Another major symbolic note is found in the clothing of the protagonist and antagonist. Sarah goes throughout the film wearing a white shirt and white vest with silver accents. It doesn’t take a doctoral degree to understand that white is associated with purity, virginity, and innocence. Jareth, however, beneath the glitter and sparkles tends to wear shades of gray, browns, navys, and blacks. This is a spectrum of colors considered earthy or neutral, but darker shades betray that meaning of black. Black is, generally, the conflict of white, used to portray good and bad. The fact they chose to corporate gray lends itself to the concept of a melding between white, good, and black, evil. To exist in shades of gray is to exist between good and evil. Another point worthy of note is the pattern on the high waist gray leggings he is in throughout much of the film. That is, the snake motif. At a distance or at a lower resolution, they appear to simply be gray tights. But during closer scenes, a snakeskin pattern is visible. Clothing is not without purpose. The snake motif and the snakeskin pattern aligns Jareth once again with the serpent that lured Eve from the path ordered of her by God’s righteousness. This factors in to their assigned colors, the white verses the less pure grays and navy hues worn by the Goblin King. Sarah is good and pure, if a little childish. And Jareth is meant to be seen perhaps not as evil, but if nothing else manipulative and selfish.
And Jareth is selfish. Through Sarah’s eyes, most men are seen as selfish. Her father is more concerned with going out with her step-mother than talking to her, and Jareth desires full control of her life, and for her to “do as [he] say[s].” Even Hoggle is selfish for a good portion of the film, treasuring his jewels and even her cheap plastic bracelet more than Sarah until he grows to care about her. Males are demanding of Sarah, and they order her about, and she balks at such behavior. The labyrinth is a representation of her transition into the adult world, where she is a woman in a male’s space. The male space is somewhat feminized by glitter in a large portion of the area, tying in to to Jareth’s effeminate appearance, yet there are often spires seen pointed skyward. They could just be spikes to prevent anyone from climbing on the labyrinth and essentially cheating, however, they represent masculinity in the most blunt way possible: a phallic symbol. There are more direct references to phallases throughout the film. One is shortly after Sarah’s arrival to the labyrinth when Hoggle behaves as supposedly Sarah presumes them to, by urinating into a pond outside of the labyrinth. Then there are numerous shots of Jareth where the leggings leave minimal to the imagination. The concept of the phallus in a male dominated world equating to power and to control is obvious. Other goblins, if they are gendered, seem to not have such a focus on their genitals, so it is potentially not a facet of goblin culture, but instead how Sarah applies her own ideas to males. There is also a duo of canine-like characters who are door guardians hiding behind shields, notable for having two heads—on their shoulders, and one between their legs. Feet rest alongside the top shoulders so there is a potential it is in fact two separate beings, but the portrayal of the head between the legs remains a valid reference to Sarah’s view on male sexuality. Notably, the lower heads do not lack the knowledge She needs, and even one of the upper heads cannot be trusted, as “one always tells the truth, and the other always lies.” It seems that there is the idea that men are liars and cannot be trusted, especially the notorious second head. The solitary other confirmed female who plays a main role in Sarah’s quest, given the name of the Junk Lady, is the primary figure to offer her some sort of comfort, giving her icons of her childhood, from her room to her stuffed bear she feels was robbed from her by her younger brother, Toby. Even if it is all an illusion, the Junk Lady plays a more maternal role of offering comfort to what is seen as a lost child. In a particular scene, Sarah uses her lipstick to mark a brick to find her way. A tiny, male-voiced goblin appears and flips the brick over to hide the lipstick mark, representative of the blotting out of her femininity in the male-dominated world of the labyrinth.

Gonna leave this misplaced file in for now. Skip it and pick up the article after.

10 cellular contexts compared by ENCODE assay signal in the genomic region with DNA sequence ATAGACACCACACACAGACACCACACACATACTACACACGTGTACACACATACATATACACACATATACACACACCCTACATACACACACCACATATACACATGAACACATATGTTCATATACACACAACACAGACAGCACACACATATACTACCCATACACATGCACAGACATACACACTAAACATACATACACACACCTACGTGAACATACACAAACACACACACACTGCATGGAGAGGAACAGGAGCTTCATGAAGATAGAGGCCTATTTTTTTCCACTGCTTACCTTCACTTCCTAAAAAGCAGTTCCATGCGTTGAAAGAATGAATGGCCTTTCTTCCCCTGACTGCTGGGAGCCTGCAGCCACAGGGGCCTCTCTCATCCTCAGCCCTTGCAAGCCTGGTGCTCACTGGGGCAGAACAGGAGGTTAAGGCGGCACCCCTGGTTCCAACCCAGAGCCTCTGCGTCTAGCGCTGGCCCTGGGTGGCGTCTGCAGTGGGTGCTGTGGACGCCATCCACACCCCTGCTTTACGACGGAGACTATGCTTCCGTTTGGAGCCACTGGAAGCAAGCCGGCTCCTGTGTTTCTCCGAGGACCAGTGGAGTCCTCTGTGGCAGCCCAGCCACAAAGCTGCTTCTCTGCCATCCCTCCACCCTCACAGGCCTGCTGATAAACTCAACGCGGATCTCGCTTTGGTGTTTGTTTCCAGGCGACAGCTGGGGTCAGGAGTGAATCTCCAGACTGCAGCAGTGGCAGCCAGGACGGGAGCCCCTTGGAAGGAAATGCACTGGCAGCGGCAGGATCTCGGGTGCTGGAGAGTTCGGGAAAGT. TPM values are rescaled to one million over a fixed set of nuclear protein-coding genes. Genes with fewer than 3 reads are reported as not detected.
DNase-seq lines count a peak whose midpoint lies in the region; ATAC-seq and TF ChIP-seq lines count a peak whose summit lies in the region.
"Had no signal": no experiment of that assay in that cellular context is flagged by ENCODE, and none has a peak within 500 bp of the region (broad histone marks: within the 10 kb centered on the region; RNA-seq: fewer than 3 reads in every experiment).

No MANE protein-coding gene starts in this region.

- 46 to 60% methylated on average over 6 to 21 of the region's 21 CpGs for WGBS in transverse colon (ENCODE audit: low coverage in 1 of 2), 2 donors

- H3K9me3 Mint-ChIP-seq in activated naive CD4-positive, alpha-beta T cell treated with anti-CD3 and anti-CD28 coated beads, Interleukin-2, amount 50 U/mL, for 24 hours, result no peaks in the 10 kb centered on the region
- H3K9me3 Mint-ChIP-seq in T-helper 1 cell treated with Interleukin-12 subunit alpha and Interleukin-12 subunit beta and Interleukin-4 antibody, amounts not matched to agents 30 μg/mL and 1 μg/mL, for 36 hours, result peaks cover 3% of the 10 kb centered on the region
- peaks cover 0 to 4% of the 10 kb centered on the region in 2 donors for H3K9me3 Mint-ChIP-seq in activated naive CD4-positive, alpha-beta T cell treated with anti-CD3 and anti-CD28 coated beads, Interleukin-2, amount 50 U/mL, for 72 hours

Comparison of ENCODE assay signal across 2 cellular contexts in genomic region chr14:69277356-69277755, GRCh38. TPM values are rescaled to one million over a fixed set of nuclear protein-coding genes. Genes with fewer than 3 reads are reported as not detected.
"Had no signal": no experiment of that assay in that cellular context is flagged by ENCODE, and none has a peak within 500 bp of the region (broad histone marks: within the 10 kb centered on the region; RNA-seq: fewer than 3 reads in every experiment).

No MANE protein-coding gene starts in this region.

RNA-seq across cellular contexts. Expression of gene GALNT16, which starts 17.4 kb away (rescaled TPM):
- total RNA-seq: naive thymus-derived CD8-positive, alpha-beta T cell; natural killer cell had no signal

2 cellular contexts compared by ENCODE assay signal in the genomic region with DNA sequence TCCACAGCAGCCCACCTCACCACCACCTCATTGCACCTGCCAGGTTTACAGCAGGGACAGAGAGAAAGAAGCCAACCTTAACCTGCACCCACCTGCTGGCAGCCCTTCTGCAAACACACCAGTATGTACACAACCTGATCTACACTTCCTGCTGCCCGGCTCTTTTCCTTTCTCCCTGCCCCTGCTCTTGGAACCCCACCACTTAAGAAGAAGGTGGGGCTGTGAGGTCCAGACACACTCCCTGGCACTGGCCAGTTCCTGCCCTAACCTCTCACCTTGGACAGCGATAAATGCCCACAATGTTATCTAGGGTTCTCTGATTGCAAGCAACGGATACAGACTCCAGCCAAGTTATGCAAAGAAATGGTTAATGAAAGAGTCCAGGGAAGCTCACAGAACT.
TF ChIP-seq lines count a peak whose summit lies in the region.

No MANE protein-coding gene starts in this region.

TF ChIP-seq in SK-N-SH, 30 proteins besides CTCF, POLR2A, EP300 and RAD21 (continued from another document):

As most everyone knows, David Bowie is a musician. As such, his music, and other songs, are peppered throughout the movie. The first and last song is the same song, titled “Underground,” including lyrics like “No one can blame you/For walking away/Too much rejection/No love injection.” Sarah, in a literal sense, is walking away from her sexuality. In the final scene, she does reject Jareth, embodying that dawning idea of adult sexuality. She returns to her room, with her toys, and while she does open up perhaps the maternal path that was rejected earlier by giving Lancelot, the bear, to Toby, there seems to be little done to accept her sexuality. In fact, she seems to shirk a full transition into adulthood. As she is in her room, her friends of the labyrinth appear to her in the mirror, and there is a transitional moment where she admits she may still need them in her life, and they appear in her reality. But the barn owl, a representation of Jareth present in the beginning and end of the film, remains locked outside the window. This is perhaps the most telling moment of the film, where Sarah has rejected her blossoming sexuality in favor of her more innocent, childish world that she is accustomed to. This is, however, not an act of a patriarchy. The choice made is Sarah’s, and so in the end of the film, she is still the one with the power over her own sexuality.
Labyrinth openly addresses the difficulty of a teenager as she transitions into adulthood and the responsibilities that are tied in. However, the keyed in viewer is able to pick up on the more subtle undertones of sex and sexuality of a frightened teenaged girl. Her rejection of it, and her attempt to feminize something masculine and foreign is clearly indicative of her dislike to pursue the traditional female roles. Jareth and her step-mother both present societal expectations. Her step-mother is adamant that she should have dates, Jareth pushes upon her domesticity, obedience, and sexuality. Yet she rejects both of these concepts, which, in the end, have “no power over [her].” Sarah is a type of counter culture, that woman who refuses to fall in line and do as she is told, a trend that echoes the New Woman movement started in England as well as other women’s liberation movements that were prominent during the decades prior to the making of the film. She rejects the power of the patriarchy and the idea that her sexuality is something that should develop at a certain point in time, opting to take everything—from growing up to sexuality—at her own pace, in contrast to the American culture pushing certain values onto her at a certain age.
Hey followers! As I said earlier I want to do a movie screening (not a live stream because quite frankly I don’t even know how to do that haha).
But first we need to set a date.
I want to do it somewhere between July 15th and August 15th.
What works better for everyone? A week night, or a weekend? Weekends are hard for me because I usually work but I could just ask for a morning shift.
I’m thinking maybe the 9th of August? That’s a Saturday. Please either PM me or reblog this with what days are best for everyone. Yes?
BTW the official tag is going to the #labyrinthmovienight
http://www.tumblr.com/blog/labyrinththemoviefanart here is my labyrinth movie art.